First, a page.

‘Death is a part of life’; Interfaith Center presents ‘Death Week’

The end of October conjured images of trick-or-treaters and carved jack-o’-lanterns, largely due to the commercialization of Halloween. But the festivities associated with this time of year often don’t involve the multiple non-secular holidays that occur concurrently and afterwards.

Acknowledging the concentration of religious holidays around the end of October and beginning of November, the Interfaith Center hosted “Death Week,” where students could attend a variety of events centered around the discussion of “death as a part of life,” according to the Interfaith Center.

Throughout the week students could also leave offerings and light candles for deceased family and friends on an altar set up in the Interfaith Center. 

Rev. Amy Fisher, the director of the Interfaith Center, said that the Interfaith Center wanted to give members of the Suffolk community a space to celebrate these holidays and honor the traditions associated with it.

“It starts with Nov. 1, which is a Roman Catholic and Protestant holy day that also incorporates All Hallows Eve, Halloween, Samhain, Day of the Dead and Dia de los Muertos. Everything comes together on Nov. 1,” Fisher said.

“Death Week” began Oct. 31 with a guided mediation entitled “Remembering the Dead,” followed by a discussion held by the Muslim Student Association.

All Saint’s Day, Nov. 1, is a Roman Catholic and Protestant holy day, which for Catholics honors the saints, especially those who do not have their own feast day, and for Protestants is a time to remember family and members of their congregation who have passed, according to the Interfaith Center.

The Christian Bible Study talked about remembering the saints to commemorate the holy day. That same day, the Atheists, Humanists, Agnostics and Anti-Theists hosted a “death cafe,” and the Elemental Yoga group did a session concentrated on savasana, also called the “corpse pose.”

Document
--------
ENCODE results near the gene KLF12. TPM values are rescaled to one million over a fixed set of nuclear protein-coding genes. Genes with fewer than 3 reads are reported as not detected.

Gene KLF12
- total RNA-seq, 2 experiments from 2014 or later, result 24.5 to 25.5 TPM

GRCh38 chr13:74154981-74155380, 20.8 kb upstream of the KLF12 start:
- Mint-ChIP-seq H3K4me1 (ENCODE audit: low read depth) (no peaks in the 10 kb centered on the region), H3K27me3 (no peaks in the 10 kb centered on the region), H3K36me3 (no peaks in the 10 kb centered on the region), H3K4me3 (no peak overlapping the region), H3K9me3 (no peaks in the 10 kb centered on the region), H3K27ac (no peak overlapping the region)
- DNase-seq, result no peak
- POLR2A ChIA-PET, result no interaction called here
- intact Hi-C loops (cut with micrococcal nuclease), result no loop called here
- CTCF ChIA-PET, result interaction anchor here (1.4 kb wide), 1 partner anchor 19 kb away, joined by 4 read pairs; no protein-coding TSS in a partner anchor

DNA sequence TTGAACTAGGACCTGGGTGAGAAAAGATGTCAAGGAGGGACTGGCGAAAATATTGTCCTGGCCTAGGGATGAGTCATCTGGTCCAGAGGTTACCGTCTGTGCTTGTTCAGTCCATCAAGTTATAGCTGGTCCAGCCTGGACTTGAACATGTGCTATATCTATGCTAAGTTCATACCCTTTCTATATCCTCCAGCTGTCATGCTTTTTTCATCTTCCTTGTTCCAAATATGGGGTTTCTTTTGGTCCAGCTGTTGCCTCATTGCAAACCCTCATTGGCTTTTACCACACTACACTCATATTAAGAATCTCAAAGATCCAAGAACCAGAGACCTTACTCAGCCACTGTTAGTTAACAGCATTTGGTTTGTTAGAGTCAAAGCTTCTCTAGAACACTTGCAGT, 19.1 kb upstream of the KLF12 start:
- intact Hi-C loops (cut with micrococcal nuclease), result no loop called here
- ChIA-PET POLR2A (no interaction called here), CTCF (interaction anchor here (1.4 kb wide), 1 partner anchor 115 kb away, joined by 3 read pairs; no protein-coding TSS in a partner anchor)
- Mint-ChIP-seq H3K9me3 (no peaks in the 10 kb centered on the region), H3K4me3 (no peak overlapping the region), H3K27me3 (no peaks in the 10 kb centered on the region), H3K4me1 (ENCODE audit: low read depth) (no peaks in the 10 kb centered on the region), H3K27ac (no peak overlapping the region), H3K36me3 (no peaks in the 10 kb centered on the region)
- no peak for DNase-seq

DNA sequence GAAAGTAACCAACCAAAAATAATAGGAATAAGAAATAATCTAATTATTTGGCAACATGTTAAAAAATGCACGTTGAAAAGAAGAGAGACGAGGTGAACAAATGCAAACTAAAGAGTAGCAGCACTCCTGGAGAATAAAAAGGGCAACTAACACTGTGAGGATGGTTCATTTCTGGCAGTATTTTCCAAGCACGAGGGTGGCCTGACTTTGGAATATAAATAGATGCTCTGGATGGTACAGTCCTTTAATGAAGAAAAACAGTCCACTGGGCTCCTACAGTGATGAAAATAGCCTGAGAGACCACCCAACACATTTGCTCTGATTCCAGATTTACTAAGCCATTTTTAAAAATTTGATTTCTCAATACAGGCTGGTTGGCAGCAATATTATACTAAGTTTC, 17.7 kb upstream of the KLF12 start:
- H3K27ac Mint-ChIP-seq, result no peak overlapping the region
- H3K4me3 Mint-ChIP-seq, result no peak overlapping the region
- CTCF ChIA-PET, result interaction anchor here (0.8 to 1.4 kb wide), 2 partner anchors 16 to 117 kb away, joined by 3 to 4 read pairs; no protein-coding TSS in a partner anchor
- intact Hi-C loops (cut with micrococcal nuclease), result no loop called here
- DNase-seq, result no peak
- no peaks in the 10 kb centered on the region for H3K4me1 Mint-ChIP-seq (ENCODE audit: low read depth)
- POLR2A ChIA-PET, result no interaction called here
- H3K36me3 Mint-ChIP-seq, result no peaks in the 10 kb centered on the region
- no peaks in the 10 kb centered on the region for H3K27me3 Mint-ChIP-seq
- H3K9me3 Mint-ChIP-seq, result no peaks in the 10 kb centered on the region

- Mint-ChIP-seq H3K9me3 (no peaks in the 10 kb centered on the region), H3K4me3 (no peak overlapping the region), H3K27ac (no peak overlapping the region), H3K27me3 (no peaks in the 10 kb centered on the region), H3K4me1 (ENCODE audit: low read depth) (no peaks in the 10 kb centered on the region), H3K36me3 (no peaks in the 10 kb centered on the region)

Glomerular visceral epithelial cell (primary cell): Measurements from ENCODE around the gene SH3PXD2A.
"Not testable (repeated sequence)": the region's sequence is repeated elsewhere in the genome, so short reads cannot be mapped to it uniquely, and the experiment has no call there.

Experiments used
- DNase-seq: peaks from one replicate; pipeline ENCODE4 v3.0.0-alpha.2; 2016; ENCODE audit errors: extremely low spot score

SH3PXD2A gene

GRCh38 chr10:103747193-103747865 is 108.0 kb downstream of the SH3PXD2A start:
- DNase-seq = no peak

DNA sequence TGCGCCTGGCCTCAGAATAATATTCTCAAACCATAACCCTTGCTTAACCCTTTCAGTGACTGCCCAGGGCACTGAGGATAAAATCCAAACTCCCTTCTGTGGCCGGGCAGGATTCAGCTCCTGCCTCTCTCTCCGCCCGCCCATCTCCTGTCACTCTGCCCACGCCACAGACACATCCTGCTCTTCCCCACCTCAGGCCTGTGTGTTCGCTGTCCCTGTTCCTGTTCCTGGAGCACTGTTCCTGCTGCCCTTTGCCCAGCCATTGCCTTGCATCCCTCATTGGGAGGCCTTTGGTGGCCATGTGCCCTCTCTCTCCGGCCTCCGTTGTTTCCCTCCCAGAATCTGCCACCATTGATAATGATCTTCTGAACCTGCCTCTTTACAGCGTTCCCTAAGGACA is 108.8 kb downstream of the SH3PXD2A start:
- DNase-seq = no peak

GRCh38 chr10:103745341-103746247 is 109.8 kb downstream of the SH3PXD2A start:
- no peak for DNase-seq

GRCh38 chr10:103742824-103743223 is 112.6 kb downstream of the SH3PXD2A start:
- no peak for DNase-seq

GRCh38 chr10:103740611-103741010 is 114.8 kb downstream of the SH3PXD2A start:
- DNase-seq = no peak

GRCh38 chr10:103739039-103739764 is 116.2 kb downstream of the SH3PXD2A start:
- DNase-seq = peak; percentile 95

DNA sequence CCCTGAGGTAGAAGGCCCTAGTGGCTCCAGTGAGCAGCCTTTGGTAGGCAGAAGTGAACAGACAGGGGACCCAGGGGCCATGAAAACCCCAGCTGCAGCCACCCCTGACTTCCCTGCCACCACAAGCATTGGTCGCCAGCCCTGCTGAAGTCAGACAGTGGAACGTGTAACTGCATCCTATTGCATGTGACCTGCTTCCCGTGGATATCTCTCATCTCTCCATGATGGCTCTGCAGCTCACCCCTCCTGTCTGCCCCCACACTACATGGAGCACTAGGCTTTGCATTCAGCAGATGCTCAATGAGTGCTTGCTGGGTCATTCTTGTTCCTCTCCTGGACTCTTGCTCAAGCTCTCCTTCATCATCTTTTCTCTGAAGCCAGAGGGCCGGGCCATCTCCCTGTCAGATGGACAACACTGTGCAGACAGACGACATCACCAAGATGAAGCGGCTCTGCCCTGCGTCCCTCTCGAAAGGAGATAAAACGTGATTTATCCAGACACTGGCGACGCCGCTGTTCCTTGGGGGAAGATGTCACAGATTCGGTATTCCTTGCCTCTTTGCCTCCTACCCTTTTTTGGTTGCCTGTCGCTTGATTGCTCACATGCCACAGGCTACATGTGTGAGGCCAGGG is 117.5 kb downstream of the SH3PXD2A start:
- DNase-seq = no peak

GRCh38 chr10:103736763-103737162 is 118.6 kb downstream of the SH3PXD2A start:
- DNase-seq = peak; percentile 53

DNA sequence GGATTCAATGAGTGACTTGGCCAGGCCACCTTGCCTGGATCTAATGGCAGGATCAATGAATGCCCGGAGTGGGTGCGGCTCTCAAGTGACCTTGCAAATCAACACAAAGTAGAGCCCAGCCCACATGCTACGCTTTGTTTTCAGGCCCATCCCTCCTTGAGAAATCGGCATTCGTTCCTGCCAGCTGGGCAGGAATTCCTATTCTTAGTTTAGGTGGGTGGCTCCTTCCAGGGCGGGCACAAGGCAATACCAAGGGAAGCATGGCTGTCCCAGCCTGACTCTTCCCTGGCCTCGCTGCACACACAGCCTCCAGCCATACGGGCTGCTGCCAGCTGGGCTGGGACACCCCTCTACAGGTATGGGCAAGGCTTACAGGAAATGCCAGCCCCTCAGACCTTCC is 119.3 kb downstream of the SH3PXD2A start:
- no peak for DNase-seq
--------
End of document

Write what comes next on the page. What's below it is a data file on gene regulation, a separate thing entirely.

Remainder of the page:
On Nov. 2, Questioning Catholics had a Catholic mass focused on All Souls Day, a holy day where Catholics pray for and honor the souls of the deceased, according to the Interfaith Center.

Suffolk Mystics and Witches hosted a silent supper on Nov. 3 for Samhain (pronounced sah-win), one of eight sabbaths in the Celtic wheel of the year. Samhain welcomes the harvest and the “dark half of the year,” according to History.com.

Suffolk Hillel held a conversation on monsters and ghouls in Jewish folklore, where students were also able to create clay golems. Golems are creatures brought to life using ritual incantations and a sequence of Hebrew letters and are protectors of their creators, according to the Jewish Museum in Berlin.

Meaning and Music talked about the ways music and grief connect with one another.

Fisher encouraged students interested in attending future discussions to visit the Interfaith Center in Sawyer 823 during the week.

“If you’re looking for something, you’re going to find it at one of these [weekly meetings],” Fisher said.

For future events and information, follow the Interfaith Center on Instagram @su_interfaith.